Thursday, May 29, 2014

Author Thursday: Interview with Katharine Tree

Today's guest is debut author Katharine Tree, and she's talking about her novel Dark and Deep. BFF Diana and I have known her for years (many years, for Diana)(I believe the words "summer camp" may be involved). She's very cool, and I wish her many book sales. ;)

1. What flavor is your writing? (Spicy? Action? Space odyssey? Ninjas? All of the above?)

It’s homesteading adventure with what I’ve heard called “strong romantic elements”. The characters are contemporary people, but they’ve thrown themselves into an Iron Age micro-society. The adjustment is jarring and brings out the... hrm… interesting aspects of their personalities. The narrator’s relationship with the hero is at the core of the story, and there are several spicy scenes, but they’re diagnostic of what is happening with the rest of the characters’ lives and with the settlement as a whole. The hero is Scottish and there are limited amounts of kilt-wearing and Gaelic-speaking, so I suppose it qualifies as Scotsploitation too.

2. Congrats on your first book! Where did you get your inspiration for Dark and Deep?

The single biggest influence on Dark and Deep was the Outlander series by Diana Gabaldon. Outlander was the first modern romance I had ever read, and I am now obsessed. I had just gone through all seven books twice, and couldn’t find anything else that interested me after them, so I started to write my own book instead. Dark and Deep has a similar flavor and similar themes: you watch the hero through his wife’s eyes while they and the people around them deal with love, death, war, violence, sex, illness, family, and allegiance. Whether or not Dark and Deep also involves time travel is left for the reader to decide.

3. I hear you had a lot of fun researching this book. What was your favorite part?

Is it a spoiler to say that somebody gets a hole in his head? There is a primitive trephination scene in the book, and researching that was gruesome fun. I have a childhood friend who is now an M.D., and she very kindly sent me a lot of scholarly papers about traumatic head injury. She even found a pamphlet about how to perform an emergency trephination in the field. With photographs. To make the story work, I had to choose the “best possible outcome” scenario for almost all aspects of this part of the story, but at least I knew what the possible outcomes were.

4. What are you reading now, or what books do you have in your TBR pile?

I am in the middle of The World Until Yesterday by Jared Diamond, which is about the inner workings of small-scale societies. When one isn’t living in a modern state society, a lot of assumptions and priorities change, and Diamond does a great job of explaining how. I also need to re-read the seventh Outlander book in preparation for the release of the eighth one next month.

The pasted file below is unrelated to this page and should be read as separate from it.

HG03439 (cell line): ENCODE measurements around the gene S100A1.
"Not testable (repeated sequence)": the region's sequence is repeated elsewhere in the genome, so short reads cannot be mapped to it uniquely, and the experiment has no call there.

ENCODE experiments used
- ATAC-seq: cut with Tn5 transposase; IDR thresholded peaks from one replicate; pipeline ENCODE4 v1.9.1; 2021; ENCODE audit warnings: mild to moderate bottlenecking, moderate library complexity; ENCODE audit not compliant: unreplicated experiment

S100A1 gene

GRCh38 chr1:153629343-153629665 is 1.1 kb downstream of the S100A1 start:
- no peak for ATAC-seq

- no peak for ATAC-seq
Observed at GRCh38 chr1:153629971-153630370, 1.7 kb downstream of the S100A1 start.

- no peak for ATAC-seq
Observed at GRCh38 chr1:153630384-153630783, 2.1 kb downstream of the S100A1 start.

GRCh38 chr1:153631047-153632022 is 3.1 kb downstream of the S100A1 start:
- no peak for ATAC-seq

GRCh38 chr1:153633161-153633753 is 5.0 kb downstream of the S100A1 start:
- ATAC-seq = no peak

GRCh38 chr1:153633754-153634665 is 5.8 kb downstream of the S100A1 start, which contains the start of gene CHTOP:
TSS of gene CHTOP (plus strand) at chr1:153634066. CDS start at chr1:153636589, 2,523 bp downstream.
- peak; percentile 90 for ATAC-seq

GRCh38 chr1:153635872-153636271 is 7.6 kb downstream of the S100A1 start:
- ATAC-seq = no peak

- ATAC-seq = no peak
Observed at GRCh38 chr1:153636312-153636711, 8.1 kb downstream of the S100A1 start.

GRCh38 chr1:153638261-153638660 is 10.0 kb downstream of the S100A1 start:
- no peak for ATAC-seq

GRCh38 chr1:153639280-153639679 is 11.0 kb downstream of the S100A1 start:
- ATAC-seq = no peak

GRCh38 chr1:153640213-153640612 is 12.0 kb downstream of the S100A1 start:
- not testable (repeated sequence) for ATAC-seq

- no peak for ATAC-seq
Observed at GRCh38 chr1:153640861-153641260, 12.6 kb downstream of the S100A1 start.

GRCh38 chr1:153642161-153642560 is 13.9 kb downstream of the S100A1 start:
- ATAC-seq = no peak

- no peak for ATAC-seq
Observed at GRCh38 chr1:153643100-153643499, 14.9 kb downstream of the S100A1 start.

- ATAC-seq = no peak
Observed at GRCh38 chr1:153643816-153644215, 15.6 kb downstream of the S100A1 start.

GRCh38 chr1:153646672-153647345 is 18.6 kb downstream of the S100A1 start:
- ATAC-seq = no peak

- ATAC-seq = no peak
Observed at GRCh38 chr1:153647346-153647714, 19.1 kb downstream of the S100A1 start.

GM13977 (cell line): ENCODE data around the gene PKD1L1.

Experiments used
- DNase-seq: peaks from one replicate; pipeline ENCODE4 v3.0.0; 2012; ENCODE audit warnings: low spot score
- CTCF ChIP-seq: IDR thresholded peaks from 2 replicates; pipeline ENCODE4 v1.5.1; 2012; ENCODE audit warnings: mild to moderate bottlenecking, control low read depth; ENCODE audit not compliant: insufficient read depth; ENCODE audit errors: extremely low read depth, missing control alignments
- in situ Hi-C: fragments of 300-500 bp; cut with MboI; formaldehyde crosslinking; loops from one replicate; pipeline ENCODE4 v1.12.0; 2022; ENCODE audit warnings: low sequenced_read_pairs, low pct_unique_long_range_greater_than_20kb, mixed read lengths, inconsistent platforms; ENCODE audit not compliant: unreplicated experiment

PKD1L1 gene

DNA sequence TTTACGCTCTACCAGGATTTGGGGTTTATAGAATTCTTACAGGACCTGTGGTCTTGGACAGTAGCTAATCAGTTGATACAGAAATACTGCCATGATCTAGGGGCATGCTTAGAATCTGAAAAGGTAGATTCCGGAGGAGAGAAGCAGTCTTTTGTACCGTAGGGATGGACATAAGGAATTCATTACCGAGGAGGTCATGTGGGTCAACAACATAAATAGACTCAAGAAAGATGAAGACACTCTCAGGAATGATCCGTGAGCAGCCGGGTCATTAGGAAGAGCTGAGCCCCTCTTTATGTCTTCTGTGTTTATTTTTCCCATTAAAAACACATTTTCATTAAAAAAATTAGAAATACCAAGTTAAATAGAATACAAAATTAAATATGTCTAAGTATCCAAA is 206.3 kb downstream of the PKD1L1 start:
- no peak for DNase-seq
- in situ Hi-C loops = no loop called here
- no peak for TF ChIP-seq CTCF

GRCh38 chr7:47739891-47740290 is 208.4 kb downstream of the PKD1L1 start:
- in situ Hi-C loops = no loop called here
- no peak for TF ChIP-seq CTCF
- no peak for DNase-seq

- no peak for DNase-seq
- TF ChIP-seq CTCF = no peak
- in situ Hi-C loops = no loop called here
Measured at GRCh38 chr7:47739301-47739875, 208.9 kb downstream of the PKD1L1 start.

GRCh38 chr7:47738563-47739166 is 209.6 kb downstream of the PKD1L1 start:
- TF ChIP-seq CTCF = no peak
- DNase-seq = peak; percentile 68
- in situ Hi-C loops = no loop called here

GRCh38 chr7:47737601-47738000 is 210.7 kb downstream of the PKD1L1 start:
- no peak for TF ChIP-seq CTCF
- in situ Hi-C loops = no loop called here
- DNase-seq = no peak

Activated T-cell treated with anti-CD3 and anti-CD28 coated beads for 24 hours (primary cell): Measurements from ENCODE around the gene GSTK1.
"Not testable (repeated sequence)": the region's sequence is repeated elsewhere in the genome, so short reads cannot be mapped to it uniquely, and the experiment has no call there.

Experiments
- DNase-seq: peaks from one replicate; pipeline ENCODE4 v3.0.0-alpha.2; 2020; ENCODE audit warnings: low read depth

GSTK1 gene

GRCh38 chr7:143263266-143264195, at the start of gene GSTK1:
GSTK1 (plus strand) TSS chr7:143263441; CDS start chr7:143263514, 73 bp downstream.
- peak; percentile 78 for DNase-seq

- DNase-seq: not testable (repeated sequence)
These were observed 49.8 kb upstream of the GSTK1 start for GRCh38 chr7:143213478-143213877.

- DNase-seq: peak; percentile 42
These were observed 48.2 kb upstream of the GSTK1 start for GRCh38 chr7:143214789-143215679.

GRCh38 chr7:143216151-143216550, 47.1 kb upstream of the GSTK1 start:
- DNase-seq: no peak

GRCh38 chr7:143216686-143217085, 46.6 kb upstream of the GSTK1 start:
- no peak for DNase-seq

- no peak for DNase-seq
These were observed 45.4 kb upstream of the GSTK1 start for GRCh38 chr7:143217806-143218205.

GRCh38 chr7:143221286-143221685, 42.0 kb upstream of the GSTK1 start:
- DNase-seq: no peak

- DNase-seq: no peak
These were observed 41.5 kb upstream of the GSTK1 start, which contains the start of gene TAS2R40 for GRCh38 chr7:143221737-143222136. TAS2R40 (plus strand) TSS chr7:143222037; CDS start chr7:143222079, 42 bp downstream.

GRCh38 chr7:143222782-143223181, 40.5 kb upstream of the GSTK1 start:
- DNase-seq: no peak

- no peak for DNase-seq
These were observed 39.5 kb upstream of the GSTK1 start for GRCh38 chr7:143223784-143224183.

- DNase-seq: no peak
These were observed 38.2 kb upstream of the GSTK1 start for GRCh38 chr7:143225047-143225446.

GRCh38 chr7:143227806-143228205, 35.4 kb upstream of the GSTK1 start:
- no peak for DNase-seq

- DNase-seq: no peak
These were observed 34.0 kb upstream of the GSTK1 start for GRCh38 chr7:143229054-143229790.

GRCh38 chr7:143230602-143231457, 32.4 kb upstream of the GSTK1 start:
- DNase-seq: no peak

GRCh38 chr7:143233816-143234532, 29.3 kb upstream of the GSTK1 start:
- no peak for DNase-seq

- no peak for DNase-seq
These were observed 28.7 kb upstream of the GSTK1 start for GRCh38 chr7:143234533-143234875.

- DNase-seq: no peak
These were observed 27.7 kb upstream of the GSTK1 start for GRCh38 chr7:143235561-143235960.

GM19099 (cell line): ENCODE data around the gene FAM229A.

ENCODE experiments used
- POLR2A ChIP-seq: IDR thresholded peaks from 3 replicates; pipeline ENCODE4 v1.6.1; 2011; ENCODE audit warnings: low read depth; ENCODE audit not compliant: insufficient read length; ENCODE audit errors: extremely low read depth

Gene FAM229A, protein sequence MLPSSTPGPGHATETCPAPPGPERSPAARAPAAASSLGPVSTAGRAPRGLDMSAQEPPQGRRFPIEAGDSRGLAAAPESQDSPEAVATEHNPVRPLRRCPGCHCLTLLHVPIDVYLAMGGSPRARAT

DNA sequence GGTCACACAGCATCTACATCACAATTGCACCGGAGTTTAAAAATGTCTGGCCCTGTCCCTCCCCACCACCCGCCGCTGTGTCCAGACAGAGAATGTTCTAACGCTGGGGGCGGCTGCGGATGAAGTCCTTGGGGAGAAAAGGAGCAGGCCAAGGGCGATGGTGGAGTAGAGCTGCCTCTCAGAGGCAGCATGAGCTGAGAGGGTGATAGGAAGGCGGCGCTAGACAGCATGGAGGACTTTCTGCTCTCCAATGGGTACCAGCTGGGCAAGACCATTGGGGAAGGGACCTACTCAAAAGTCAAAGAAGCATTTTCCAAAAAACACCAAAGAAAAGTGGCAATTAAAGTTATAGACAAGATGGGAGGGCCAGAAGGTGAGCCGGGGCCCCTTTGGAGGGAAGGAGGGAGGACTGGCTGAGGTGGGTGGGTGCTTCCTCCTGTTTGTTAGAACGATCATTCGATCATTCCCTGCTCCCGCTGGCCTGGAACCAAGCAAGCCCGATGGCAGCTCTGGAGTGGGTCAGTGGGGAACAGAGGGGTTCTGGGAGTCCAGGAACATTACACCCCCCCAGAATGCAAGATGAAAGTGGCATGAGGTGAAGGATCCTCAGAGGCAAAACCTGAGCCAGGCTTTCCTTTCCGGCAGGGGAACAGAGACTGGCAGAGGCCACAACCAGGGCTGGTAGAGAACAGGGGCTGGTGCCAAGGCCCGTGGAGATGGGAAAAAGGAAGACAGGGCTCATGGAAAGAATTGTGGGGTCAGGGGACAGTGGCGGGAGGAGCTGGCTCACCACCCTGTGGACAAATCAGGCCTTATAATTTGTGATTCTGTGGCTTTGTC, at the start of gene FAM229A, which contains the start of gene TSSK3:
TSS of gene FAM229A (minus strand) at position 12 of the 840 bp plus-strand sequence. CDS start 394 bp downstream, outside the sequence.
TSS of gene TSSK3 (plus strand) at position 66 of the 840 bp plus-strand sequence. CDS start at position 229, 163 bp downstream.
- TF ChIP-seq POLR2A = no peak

5. What are you working on now?

I am partway through the sequel to Dark and Deep; I have the story mapped out as a trilogy. I’ve also gotten side-tracked by a short prequel, which is teaching me all kinds of things about the hero, and which will give the reader a bit more traction at the beginning of Dark and Deep. I plan to distribute [the prequel] for free, when it’s finished.

You can find out more about Katharine at these links:

Dark and Deep, by Katharine Tree

Anna Woods has left the modern world behind to forge a homestead in the wilderness with twenty-three strangers. They have animals, tools, and enough food and dry goods to last a year, maybe two before they must produce everything they need for themselves, find neighbors to help them, or learn to do without.

While the material hardship of their new lives is real, the social and emotional ramifications of their situation are the hardest things to bear. Anna soon falls in love with Alexander Smith, the settlement's metalworker, and together they find solace from the disconnection of the old world and the loneliness of the new. Alex's twin Arthur, however, has come to the settlement with his own ideas of how he will function without laws, police, or a known past to stop him. When he nearly kills Alex he tears the three of them, and the settlement as a whole, away from the comfortable illusion of civilized order and into the deepest and darkest dangers--those that come from within.

Dark and Deep is an adventure/romance with elements of homesteading, going native, predestination, folklore, cultural reconstructionism, the politics and economics of small-scale societies, linguistics, primitive medicine, primitive warfare, biological psychology, and naturalism.

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